Writing for the Web

Users want to find what they are looking for as quickly and easily as possible. Web-oriented writing and editing are essential for optimal content delivery.

Key Concepts

  • Omit non-essential words. Users don't read -- they scan.
  • Use "inverted pyramid" writing style: start with the point, then support it, using links for more in-depth details.
  • One idea per paragraph.
  • Keep the most important elements "above the fold," that is, visible upon initial page view without scrolling.
  • Categorize according to users' needs, not by departmental organization or hierarchy.
  • When creating a link, highlight only the one-to-three most important words, NOT "click here."

Do

  • Facilitate scanning with subheads, bullet points, lists, and captions.
  • Provide links to related and additional detail.
  • Use an active voice: "The company published the book."
  • Use lists or tables when possible.

Don't

  • Expect your visitors to read everything.
  • Put everything on one page.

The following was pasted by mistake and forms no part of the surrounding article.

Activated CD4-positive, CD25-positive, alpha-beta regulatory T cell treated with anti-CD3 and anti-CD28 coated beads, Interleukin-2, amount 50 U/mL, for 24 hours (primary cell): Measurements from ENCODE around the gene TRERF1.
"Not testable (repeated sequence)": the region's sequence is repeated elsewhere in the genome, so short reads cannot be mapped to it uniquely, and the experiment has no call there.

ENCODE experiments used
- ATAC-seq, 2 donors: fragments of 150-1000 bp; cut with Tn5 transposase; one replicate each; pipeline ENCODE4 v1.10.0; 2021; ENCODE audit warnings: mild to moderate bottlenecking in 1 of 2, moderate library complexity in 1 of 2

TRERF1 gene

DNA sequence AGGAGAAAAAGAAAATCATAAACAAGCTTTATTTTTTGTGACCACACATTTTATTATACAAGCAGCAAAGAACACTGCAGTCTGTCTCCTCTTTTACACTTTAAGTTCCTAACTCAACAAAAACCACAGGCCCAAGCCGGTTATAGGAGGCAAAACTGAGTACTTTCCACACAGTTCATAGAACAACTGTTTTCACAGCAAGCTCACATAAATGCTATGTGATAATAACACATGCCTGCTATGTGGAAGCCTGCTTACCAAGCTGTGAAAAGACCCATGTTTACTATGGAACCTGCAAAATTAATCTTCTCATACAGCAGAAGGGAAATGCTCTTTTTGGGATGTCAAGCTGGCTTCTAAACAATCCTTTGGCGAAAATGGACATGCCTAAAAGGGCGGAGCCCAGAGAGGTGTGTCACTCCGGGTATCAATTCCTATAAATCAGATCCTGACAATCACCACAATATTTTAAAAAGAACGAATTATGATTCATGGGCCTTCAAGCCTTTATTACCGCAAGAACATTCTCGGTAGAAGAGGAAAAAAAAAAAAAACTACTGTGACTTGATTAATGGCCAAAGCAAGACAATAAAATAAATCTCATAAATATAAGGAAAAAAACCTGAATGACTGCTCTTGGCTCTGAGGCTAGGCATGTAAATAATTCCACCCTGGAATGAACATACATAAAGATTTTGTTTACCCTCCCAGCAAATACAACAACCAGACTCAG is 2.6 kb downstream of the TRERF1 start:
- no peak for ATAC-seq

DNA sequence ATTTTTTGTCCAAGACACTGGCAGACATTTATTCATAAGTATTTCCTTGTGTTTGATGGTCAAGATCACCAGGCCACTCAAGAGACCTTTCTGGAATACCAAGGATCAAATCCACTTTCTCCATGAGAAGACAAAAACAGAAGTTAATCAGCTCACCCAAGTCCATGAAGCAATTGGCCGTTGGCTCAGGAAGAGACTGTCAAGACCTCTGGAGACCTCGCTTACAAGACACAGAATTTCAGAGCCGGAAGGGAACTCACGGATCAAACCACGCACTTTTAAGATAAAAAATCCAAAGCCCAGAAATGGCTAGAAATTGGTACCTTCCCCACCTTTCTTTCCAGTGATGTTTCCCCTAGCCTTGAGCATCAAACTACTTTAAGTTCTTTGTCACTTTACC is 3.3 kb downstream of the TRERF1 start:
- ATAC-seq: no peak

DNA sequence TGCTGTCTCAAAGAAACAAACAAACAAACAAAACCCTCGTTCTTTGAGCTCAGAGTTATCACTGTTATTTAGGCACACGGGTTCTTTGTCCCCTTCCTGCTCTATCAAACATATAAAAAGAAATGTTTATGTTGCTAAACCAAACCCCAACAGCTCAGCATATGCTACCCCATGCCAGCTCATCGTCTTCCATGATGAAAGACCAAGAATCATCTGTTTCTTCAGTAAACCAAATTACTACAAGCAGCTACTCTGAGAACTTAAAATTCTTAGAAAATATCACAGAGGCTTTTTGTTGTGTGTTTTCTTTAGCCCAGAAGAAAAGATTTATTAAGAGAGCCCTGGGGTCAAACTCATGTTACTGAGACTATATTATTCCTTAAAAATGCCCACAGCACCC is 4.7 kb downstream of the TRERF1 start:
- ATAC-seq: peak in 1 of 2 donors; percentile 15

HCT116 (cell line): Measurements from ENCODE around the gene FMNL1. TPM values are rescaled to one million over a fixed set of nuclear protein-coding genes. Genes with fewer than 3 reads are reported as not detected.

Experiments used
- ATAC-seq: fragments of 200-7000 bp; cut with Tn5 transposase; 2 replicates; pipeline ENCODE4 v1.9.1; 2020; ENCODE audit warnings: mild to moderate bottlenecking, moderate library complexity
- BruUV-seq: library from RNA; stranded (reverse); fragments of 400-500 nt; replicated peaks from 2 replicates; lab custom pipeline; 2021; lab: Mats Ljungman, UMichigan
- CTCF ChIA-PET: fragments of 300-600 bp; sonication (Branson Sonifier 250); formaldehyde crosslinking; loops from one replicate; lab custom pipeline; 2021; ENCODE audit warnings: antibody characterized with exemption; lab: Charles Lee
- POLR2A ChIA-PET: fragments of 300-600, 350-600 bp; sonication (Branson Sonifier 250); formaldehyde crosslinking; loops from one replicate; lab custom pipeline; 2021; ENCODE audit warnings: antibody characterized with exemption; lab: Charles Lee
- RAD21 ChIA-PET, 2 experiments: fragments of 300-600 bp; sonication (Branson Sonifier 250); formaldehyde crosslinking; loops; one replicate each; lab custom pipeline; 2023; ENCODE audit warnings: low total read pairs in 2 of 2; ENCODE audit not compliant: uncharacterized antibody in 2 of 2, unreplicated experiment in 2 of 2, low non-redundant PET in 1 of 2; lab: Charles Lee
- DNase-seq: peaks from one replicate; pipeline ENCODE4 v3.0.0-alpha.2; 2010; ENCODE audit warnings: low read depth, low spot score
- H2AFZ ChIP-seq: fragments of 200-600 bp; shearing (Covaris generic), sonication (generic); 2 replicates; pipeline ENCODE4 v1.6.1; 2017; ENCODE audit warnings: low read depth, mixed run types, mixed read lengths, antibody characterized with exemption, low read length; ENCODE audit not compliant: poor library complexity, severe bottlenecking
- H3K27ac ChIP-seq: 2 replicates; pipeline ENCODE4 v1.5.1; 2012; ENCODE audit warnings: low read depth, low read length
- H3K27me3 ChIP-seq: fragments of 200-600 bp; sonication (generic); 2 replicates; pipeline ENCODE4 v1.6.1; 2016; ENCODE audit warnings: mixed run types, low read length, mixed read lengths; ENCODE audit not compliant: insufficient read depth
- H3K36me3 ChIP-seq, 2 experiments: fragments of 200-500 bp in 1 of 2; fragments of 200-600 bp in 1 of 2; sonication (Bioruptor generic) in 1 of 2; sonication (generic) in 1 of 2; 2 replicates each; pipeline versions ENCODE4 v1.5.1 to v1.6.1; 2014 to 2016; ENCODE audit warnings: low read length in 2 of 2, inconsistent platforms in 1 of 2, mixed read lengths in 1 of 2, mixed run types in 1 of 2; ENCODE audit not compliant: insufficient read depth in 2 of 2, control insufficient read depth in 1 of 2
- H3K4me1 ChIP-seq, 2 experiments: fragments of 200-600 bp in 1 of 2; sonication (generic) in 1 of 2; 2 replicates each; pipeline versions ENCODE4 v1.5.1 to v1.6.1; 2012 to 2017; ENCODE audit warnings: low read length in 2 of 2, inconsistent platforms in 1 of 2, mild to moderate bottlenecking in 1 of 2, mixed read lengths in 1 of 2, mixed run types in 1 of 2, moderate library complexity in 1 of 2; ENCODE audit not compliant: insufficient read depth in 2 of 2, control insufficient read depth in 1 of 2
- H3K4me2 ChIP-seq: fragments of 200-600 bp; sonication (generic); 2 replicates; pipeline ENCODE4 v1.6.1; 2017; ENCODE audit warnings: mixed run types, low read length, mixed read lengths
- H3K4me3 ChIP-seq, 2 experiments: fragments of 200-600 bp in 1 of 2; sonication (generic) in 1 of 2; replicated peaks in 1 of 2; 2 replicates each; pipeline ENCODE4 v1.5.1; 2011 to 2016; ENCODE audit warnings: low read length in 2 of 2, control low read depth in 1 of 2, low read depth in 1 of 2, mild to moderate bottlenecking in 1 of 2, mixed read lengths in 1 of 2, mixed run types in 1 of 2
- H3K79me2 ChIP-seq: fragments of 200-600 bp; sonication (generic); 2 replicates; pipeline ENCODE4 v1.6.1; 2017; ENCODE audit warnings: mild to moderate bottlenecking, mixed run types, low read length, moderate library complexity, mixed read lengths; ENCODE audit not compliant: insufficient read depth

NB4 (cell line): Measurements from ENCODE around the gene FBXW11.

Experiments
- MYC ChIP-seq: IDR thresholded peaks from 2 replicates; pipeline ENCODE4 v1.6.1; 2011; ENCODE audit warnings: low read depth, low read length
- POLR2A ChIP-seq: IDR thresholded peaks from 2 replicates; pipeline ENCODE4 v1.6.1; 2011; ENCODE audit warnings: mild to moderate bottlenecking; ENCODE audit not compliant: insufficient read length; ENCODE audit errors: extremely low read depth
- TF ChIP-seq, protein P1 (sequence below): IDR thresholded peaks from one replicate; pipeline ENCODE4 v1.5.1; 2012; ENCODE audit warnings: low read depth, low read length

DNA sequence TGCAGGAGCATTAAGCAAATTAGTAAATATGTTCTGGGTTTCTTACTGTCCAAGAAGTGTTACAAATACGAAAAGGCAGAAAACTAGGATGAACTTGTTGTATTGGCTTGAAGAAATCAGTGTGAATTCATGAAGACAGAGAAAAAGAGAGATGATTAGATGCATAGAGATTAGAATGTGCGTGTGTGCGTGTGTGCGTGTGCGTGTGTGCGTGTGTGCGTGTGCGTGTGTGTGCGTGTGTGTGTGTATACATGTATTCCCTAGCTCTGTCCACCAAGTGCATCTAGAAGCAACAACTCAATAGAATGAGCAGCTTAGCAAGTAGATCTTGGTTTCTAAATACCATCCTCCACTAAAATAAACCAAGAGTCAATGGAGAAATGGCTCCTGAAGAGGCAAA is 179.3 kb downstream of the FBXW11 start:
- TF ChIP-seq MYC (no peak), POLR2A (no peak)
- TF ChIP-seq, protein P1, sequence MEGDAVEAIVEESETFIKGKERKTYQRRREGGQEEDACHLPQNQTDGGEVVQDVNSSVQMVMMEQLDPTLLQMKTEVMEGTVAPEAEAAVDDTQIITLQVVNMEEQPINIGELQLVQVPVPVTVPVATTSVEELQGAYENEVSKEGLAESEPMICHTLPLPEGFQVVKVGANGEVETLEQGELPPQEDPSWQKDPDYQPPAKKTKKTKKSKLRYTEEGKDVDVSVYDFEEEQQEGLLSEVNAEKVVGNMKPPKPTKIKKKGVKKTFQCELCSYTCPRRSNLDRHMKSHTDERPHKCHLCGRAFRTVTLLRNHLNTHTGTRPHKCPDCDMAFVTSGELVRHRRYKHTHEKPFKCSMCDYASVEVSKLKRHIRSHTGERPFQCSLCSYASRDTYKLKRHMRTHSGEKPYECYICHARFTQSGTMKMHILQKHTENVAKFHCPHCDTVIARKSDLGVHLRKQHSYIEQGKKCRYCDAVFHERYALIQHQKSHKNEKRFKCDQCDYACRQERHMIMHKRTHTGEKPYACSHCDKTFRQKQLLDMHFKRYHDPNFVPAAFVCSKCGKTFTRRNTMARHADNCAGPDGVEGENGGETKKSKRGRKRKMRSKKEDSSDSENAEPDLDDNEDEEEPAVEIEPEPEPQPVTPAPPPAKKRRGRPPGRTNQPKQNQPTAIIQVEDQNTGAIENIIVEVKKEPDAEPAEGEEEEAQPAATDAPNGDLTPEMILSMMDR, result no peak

• Use a passive voice: "The book was published by the company."
  • List items in a paragraph to save room.

Consistency of Style

The only web constant is change. Stylistic debates continue ("Is it E-mail, e-mail, or email?"). Style manuals will help, but the most important style and usage point, one that cannot be emphasized enough, is consistency. You must adhere to the style you choose.

A to Z Style Guide

Northwestern University University Relations' Publications Group has produced an A to Z style guide that addresses many stylistic issues you are likely to encounter in Northwestern University-related communications. Standard University terminology is found here. If you have any questions regarding reference to a specific University entity, confirm information directly with that entity, in the University's printed faculty/staff/student directory, or through the University Relations Publications Group.

Copyright Issues

Follow all applicable copyright laws.  See content policy for additional information.